July 28 – August 3, 2005 | Jackson Free Press | Jackson, MS

July 28 – August 3, 2005

<b>Overcoming Perceptions</b>

The Hinds County Board of Supervisors recently made a noteworthy investment in The Legacy of Timbuktu Exhibition Project. This international one-of-a-kind exhibition is expected to attract over 200,000 visitors to the Jackson Metro area, generating over $10 million in economic benefit for Jackson, Hinds County and the State of Mississippi.

The Hinds County Board of Supervisors recently made a noteworthy investment in The Legacy of Timbuktu Exhibition Project. This international one-of-a-kind exhibition is expected to attract over 200,000 visitors to the Jackson Metro area, generating over $10 million in economic benefit for Jackson, Hinds County and the State of Mississippi.

The feature attraction of "The Legacy of Timbuktu: Wonders of the Written Word" exhibition will be a display of rare ancient African manuscripts that demonstrate the prominence of literacy and learning that characterized Timbuktu, Mali, West Africa, for more than 700 years. There are an estimated 1 million manuscripts that have been re-discovered in Mali in recent years. The manuscripts reveal that a highly sophisticated, literate culture flourished in the city of Timbuktu, clearly refuting stereotypical depictions of Africa as a primitive society with a strictly oral history tradition.

This is the first time the manuscripts have left the continent, aside from a one-time limited exclusive showing at the Library of Congress in 2003. This represents the very first time these manuscripts will be on display to the American public. This Timbuktu Exhibit sends an important message to the nation that Mississippi is a progressive state and seeks to overcome the perceptions of its past. It presents a Mississippi that cares about all its citizens and one that values literacy and education, and promotes cultural and tourism venues of significance. It places Mississippi among those leading states that advocate interfaith, racial and cultural dialogue and promote tolerance and understanding between people for the betterment of humanity.

This project has also gained other vital support and sponsorship. To mention a few, Tougaloo College is an official sponsor, and Jackson State University is finalizing an agreement to be an official sponsor. The Jackson Convention and Visitor's Bureau has adopted the exhibit as the major attraction for 2006. Congressman Bennie Thompson, among others, has endorsed the project and offered his support. Also, several community leaders have supported the exhibit by providing valuable financial and human resources.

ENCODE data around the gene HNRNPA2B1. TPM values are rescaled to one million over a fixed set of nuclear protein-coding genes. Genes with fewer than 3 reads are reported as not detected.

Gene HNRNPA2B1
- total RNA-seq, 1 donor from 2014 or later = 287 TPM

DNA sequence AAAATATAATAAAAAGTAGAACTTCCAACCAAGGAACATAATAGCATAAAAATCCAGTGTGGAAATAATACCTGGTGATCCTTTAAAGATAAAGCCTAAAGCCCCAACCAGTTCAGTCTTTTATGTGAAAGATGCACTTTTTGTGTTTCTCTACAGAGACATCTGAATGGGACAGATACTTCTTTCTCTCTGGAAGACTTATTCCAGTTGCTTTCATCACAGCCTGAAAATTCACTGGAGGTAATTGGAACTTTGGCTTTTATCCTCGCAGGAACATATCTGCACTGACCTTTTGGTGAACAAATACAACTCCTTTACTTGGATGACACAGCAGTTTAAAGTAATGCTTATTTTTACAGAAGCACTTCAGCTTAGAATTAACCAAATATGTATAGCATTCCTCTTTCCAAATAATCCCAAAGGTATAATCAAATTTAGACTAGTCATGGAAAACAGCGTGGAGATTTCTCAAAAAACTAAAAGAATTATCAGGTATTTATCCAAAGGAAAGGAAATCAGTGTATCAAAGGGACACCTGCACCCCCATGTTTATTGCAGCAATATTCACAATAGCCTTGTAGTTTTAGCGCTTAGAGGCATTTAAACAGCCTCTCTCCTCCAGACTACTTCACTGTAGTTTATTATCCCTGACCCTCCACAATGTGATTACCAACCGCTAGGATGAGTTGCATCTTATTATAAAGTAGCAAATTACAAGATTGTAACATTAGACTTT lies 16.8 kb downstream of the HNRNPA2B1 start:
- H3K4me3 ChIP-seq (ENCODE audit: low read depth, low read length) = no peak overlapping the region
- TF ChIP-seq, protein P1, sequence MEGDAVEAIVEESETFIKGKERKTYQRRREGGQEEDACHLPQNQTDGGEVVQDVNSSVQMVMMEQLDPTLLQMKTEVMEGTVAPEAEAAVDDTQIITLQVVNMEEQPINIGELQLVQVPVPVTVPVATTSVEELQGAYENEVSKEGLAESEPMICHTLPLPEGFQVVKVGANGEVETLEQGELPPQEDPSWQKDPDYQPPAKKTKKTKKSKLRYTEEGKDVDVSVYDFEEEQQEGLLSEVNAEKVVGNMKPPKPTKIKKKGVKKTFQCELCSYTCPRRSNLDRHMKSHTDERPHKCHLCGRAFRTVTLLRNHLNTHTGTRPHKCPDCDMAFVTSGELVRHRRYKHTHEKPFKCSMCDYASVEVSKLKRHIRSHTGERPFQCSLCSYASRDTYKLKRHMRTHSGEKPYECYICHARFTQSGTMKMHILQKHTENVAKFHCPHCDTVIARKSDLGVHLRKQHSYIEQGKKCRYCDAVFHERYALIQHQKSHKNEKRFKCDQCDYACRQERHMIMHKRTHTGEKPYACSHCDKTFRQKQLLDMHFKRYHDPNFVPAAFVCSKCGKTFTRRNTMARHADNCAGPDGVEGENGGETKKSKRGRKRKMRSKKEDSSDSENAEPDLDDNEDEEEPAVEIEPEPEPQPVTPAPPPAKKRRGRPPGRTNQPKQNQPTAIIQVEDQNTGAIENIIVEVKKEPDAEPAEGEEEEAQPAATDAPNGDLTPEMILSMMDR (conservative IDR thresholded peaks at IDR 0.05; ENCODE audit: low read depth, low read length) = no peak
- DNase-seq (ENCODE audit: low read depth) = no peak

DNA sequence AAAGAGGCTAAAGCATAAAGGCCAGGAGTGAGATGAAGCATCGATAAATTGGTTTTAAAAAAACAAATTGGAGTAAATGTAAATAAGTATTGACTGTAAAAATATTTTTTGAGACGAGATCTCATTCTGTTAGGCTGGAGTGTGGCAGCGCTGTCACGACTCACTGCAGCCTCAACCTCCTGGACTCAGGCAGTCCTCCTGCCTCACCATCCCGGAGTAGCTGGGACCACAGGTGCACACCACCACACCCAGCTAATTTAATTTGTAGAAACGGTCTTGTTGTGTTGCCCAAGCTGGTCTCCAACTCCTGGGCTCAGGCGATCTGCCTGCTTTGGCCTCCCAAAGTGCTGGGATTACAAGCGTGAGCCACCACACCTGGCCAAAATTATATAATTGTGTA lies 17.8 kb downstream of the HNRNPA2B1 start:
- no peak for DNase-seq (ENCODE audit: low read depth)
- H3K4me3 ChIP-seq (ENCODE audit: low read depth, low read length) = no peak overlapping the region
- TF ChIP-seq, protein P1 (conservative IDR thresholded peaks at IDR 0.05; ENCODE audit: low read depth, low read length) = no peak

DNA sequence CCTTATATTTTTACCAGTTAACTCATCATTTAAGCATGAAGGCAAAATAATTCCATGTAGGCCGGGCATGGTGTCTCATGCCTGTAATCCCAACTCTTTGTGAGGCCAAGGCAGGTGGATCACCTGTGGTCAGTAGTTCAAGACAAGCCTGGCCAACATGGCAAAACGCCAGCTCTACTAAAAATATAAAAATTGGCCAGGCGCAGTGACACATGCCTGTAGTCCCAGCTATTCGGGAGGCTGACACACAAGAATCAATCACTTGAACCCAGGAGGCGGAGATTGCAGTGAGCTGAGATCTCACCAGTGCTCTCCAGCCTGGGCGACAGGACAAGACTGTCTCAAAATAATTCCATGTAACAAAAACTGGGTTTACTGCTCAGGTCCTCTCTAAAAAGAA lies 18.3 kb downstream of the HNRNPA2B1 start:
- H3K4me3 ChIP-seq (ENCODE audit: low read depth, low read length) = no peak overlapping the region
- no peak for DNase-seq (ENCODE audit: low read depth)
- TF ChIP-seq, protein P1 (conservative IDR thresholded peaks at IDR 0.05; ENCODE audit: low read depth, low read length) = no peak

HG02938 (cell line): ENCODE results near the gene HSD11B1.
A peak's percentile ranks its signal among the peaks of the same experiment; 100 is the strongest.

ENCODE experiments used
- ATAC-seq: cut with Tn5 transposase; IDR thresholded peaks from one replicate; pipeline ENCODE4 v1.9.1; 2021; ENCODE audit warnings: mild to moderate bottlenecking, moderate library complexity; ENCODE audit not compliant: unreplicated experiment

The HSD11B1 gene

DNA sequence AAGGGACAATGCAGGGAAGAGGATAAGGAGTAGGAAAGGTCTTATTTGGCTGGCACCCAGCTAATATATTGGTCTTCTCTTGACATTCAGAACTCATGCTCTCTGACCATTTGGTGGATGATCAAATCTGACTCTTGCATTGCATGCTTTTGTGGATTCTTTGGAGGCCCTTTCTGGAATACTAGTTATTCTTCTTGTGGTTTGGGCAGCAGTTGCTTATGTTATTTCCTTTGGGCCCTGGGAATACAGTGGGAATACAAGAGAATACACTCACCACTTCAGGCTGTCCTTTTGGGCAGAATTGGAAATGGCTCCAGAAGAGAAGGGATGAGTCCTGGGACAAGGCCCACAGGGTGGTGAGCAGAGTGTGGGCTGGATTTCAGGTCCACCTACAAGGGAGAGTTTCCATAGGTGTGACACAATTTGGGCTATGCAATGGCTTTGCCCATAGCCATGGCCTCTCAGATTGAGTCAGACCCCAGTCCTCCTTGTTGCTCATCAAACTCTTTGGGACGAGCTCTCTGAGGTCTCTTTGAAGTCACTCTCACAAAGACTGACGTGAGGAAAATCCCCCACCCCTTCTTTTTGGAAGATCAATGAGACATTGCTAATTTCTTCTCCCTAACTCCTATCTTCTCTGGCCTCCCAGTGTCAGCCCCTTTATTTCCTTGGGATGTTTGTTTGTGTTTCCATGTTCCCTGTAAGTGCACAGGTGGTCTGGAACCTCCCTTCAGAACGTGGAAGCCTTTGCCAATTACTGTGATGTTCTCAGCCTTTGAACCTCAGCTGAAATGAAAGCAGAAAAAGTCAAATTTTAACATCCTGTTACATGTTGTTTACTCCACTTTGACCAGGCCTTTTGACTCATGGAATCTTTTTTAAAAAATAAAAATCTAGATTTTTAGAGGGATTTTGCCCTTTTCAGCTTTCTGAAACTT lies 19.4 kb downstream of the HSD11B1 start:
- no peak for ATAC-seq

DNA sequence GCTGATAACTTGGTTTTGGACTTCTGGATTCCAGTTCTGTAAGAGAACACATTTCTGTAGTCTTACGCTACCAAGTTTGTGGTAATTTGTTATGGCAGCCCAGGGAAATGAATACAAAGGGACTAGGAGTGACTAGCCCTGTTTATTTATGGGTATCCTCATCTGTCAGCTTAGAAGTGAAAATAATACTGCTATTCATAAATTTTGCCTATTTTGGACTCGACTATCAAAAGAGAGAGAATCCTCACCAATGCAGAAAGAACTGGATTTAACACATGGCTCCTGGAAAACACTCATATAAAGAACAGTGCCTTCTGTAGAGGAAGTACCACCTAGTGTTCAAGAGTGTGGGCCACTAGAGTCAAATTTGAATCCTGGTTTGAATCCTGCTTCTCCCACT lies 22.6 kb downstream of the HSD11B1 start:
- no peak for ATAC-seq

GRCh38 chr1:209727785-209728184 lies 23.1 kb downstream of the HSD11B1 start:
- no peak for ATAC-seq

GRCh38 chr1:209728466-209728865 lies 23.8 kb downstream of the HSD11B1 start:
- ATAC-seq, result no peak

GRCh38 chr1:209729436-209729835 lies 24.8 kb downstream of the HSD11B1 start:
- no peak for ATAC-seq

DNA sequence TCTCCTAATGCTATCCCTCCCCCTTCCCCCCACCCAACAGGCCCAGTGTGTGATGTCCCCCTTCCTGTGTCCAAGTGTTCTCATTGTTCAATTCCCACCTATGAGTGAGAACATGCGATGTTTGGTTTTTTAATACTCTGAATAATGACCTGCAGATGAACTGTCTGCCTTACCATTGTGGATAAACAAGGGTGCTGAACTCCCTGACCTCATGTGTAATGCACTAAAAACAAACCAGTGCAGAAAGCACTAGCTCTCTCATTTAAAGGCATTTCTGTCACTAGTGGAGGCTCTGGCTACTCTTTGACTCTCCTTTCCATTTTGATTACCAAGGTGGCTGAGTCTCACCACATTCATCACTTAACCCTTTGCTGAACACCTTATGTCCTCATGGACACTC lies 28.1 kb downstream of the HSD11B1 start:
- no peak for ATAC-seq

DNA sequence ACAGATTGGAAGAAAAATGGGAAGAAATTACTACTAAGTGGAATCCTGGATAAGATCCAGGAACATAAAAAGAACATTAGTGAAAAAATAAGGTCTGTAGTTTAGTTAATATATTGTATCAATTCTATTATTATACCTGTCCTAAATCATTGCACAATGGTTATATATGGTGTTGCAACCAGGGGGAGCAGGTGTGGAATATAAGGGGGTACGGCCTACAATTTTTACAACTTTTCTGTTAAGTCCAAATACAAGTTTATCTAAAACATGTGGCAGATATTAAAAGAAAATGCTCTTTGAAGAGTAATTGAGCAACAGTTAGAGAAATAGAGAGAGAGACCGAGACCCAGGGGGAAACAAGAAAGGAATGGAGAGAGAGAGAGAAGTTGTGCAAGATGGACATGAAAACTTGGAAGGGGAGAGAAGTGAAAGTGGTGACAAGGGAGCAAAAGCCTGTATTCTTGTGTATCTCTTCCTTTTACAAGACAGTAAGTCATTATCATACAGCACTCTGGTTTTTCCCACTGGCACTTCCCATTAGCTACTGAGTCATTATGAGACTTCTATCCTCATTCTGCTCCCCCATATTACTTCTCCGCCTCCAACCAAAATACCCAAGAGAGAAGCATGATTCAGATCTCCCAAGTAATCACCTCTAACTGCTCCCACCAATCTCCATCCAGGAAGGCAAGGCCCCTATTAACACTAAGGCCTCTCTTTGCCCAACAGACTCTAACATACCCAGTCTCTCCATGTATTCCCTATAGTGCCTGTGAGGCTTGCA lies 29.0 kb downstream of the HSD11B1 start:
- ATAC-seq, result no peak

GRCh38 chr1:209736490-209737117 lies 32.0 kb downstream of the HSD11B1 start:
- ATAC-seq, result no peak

The Hinds County Board of Supervisors should be commended for supporting this wonderful event, which will help the public in Mississippi and the surrounding states learn and appreciate African contributions to the world community. The Board of Supervisors did the right thing by funding this economic development, tourism and educational project that will have significant impact on the lives of the citizens of the county and the state.

Okolo Rashid, Co-founder & Executive Director
Emad Al-Turk, Co-founder & Chairman
Owen Brooks
Susan Glisson
Ameila Hunter
Dr. Rubina Inamdar
Dr. Houssain Kettani
Earm Martin
Attorney Bob Owens
Abdul Rasheed
Sababu Rashid
William Sabree
Dr. Steve Smith
Alice Tisdale
Jimmie Travis

— Timbuktu Exhibition Steering Committee

Rage Here At Home
The "home grow" London subway bombers show how alienated, angry young men are the agents of terrorism. We need not fear the American Muslim community, but there is another American community I worry about—the immense "nation" of despairing, angry youth in our prisons. So many are there simply because of exclusion from "mainstream" American opportunities. They are prey to extremists of all kinds, and the true horror of fanaticism is how it can give purpose to those in despair. Their rage must be as great as that felt by many of the people brought to Europe as "guest workers" from Turkey and other eastern states, now trapped, jobless, in slums on the outskirts of Paris and London. I believe that reintegrating our prison population into society, giving them hope and dignity, is now part of national defense. Congressman Bennie Thompson is truly fighting terrorism in his effort to have voting rights restored to ex-prisoners, and as patriots, we should commend him.
—John Davis, Jackson

Ready, Set, Action
Nice article about Thomas Moore ("Road to Meadville," July 21-27, 2005) and nice to see new technologies allowing such quick mobilization to action.
— Kevin Lu, Via the Internet

Editor's Note: Under this article, still online at jacksonfreepress.com, readers started a campaign to purchase new tombstones for Charles Moore and Henry Dee. You can still donate online and join a list serv to help call for justice in this case.

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